Telemedicine: An Enabler of Healthcare Access and Affordability
(These Guidelines have been prepared in partnership with NITI Aayog – 25 March 2020)
There are a number of benefits of telemedicine. It increases timely access to appropriate interventions including faster access and access to services that may not otherwise be available. In India, providing In-person healthcare is challenging, particularly given the large geographical distances and limited resources. One of the major advantages of telemedicine can be for saving of cost and effort especially of rural patients, as they need not travel long distances for obtaining consultation and treatment. In this type of scenario, telemedicine can provide an optimal solution for not just providing timely and faster access. It would also reduce financial costs associated with travel. It also reduces the inconvenience/impact to family and caregivers and social factors. Telemedicine can play a particularly important role in cases where there is no need for the patient to physically see the RMP (or other medical professional), e.g. for regular, routine check-ups or continuous monitoring. Telemedicine can reduce the burden on the secondary hospitals. With telemedicine, there is higher likelihood of maintenance of records and documentation hence minimalizes the likelihood of missing out advice from the doctor other health care staff. Conversely, the doctor has an exact document of the advice provided via tele-consultation. Written documentation increases the legal protection of both parties. Telemedicine provides patient’s safety, as well as health workers safety especially in situations where there is risk of contagious infections. There are a number of technologies that can be used in telemedicine, which can help patients adhere better to their medication regimens and manage their diseases better. Telemedicine can also enable the availability of vital parameters of the patient available to the physician with the help of medical devices such as blood pressure, blood glucose, etc management. Disasters and pandemics pose unique challenges to providing health care. Though telemedicine will not solve them all, it is well suited for scenarios in which medical practitioners can evaluate and manage patients. A telemedicine visit can be conducted without exposing staff to viruses/infections in the times of such outbreaks. Telemedicine practice can prevent the transmission of infectious diseases reducing the risks to both health care workers and patients. Unnecessary and avoidable exposure of the people involved in delivery of healthcare can to be avoided using telemedicine and patients can be screened remotely. It can provide rapid access to medical practitioners who may not be immediately available in person. In addition, it makes available extra working hands to provide physical care at the respective health institutions. Thus, health systems that are invested in telemedicine are well positioned to ensure that patients with Covid-19 kind of issues receive the care they need.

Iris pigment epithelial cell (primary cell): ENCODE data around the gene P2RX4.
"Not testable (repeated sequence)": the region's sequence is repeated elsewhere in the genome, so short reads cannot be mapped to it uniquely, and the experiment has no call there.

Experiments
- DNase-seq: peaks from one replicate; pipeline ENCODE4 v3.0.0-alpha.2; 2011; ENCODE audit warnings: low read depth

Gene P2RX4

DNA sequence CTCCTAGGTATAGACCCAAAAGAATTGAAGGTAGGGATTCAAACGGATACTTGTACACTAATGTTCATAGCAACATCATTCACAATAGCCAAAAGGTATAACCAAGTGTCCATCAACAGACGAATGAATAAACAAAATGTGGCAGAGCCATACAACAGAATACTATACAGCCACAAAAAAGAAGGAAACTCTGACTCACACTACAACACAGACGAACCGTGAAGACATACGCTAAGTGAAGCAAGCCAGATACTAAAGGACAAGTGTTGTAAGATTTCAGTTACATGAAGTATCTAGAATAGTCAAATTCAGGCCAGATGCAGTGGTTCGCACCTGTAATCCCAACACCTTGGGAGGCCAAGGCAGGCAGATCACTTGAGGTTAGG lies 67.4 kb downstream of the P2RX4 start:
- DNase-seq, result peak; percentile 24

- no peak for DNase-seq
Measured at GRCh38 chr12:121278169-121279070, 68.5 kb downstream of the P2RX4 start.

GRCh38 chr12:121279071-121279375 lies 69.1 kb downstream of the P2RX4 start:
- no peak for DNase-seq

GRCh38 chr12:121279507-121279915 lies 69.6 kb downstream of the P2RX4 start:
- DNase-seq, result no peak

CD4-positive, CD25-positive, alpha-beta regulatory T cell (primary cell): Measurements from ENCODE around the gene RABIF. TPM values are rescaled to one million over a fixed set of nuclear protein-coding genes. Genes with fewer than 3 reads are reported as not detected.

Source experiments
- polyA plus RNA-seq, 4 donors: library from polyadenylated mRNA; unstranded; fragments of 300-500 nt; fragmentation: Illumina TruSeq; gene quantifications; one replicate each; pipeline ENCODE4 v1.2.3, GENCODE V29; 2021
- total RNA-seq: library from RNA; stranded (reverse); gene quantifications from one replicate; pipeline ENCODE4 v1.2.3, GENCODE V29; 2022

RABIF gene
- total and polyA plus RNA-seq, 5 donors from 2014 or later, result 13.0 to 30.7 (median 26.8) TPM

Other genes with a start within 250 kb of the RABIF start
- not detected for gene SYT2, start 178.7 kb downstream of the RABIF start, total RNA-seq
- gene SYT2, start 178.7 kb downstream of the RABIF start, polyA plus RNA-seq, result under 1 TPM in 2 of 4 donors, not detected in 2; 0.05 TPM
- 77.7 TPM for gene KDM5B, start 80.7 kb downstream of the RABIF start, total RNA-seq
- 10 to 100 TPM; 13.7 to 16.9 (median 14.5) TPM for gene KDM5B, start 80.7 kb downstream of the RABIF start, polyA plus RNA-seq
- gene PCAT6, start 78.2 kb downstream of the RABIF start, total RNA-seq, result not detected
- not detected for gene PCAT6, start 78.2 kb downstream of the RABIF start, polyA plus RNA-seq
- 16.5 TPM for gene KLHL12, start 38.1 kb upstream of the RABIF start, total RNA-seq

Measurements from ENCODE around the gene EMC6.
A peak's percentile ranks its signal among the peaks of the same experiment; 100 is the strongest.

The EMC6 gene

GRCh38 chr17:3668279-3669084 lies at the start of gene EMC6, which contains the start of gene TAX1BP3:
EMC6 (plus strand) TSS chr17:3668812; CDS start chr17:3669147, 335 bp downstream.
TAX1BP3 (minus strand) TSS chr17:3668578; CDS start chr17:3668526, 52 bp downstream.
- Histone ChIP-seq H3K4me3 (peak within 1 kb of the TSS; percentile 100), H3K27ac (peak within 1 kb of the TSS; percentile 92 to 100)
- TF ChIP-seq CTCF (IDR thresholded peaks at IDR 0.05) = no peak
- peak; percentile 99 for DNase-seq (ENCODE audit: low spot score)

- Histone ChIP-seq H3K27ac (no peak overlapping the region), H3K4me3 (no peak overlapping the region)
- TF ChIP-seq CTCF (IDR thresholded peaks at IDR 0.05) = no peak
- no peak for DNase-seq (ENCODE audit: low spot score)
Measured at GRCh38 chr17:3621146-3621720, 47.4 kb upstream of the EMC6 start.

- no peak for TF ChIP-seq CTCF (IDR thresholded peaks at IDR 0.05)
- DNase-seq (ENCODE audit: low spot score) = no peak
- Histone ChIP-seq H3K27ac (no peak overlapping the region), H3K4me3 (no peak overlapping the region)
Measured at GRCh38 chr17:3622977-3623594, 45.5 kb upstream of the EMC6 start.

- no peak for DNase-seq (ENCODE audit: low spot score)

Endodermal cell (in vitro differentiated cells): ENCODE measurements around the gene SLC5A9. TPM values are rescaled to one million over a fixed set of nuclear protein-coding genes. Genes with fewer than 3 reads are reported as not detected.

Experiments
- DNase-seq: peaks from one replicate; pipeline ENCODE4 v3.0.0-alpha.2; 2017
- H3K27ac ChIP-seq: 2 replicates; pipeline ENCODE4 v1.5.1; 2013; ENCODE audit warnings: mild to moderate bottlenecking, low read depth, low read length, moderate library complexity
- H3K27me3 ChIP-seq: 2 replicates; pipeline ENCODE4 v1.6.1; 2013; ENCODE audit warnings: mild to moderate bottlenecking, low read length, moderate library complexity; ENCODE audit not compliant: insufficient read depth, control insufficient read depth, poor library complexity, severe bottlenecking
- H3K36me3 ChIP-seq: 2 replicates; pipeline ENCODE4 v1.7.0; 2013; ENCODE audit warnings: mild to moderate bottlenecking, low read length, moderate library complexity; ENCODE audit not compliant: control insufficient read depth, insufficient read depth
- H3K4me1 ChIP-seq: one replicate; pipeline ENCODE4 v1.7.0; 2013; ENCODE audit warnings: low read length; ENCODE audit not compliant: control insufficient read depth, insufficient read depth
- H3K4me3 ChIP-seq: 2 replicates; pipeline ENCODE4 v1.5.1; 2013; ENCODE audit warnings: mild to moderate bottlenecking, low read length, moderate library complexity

The government is committed to providing equal access to quality care to all and digital health is a critical enabler for the overall transformation of the health system. Hence, mainstreaming telemedicine in health systems will minimize inequity and barriers to access. India’s digital health policy advocates use of digital tools for improving the efficiency and outcome of the healthcare system and lays significant focus on the use of telemedicine services, especially in the Health and Wellness Centers at the grassroots level wherein a midlevel provider/health worker can connect the patients to the doctors through technology platforms in providing timely and best possible care.